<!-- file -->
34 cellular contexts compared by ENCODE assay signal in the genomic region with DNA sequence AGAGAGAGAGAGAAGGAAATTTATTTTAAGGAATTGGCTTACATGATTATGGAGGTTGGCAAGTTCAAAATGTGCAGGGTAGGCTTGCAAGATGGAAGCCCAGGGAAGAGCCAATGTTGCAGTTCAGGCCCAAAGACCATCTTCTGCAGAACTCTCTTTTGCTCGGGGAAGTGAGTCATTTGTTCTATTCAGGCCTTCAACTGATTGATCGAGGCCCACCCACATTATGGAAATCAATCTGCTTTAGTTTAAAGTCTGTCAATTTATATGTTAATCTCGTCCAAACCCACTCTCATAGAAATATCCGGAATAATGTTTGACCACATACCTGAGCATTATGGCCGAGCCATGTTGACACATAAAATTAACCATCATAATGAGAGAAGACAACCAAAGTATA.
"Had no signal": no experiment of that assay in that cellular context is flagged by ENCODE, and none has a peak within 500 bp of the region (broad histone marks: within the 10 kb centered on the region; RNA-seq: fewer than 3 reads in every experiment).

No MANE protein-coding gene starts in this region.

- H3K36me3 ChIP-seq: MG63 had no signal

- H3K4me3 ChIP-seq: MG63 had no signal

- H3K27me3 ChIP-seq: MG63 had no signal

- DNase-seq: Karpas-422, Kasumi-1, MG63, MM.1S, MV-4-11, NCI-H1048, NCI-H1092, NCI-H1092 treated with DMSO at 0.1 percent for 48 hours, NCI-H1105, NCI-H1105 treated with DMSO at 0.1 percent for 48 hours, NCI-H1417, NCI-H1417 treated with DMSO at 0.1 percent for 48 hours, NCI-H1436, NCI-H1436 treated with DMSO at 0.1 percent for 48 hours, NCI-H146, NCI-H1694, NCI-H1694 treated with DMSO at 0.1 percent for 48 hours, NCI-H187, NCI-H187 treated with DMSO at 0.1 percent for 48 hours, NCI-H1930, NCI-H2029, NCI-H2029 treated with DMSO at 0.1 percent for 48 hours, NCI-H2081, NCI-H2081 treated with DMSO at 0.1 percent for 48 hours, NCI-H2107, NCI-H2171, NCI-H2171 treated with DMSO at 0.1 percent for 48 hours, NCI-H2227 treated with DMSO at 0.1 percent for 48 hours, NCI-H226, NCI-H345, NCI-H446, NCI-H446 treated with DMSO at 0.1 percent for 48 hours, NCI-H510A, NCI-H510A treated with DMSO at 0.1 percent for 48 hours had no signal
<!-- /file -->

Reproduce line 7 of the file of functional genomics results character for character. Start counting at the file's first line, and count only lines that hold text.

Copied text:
- DNase-seq: Karpas-422, Kasumi-1, MG63, MM.1S, MV-4-11, NCI-H1048, NCI-H1092, NCI-H1092 treated with DMSO at 0.1 percent for 48 hours, NCI-H1105, NCI-H1105 treated with DMSO at 0.1 percent for 48 hours, NCI-H1417, NCI-H1417 treated with DMSO at 0.1 percent for 48 hours, NCI-H1436, NCI-H1436 treated with DMSO at 0.1 percent for 48 hours, NCI-H146, NCI-H1694, NCI-H1694 treated with DMSO at 0.1 percent for 48 hours, NCI-H187, NCI-H187 treated with DMSO at 0.1 percent for 48 hours, NCI-H1930, NCI-H2029, NCI-H2029 treated with DMSO at 0.1 percent for 48 hours, NCI-H2081, NCI-H2081 treated with DMSO at 0.1 percent for 48 hours, NCI-H2107, NCI-H2171, NCI-H2171 treated with DMSO at 0.1 percent for 48 hours, NCI-H2227 treated with DMSO at 0.1 percent for 48 hours, NCI-H226, NCI-H345, NCI-H446, NCI-H446 treated with DMSO at 0.1 percent for 48 hours, NCI-H510A, NCI-H510A treated with DMSO at 0.1 percent for 48 hours had no signal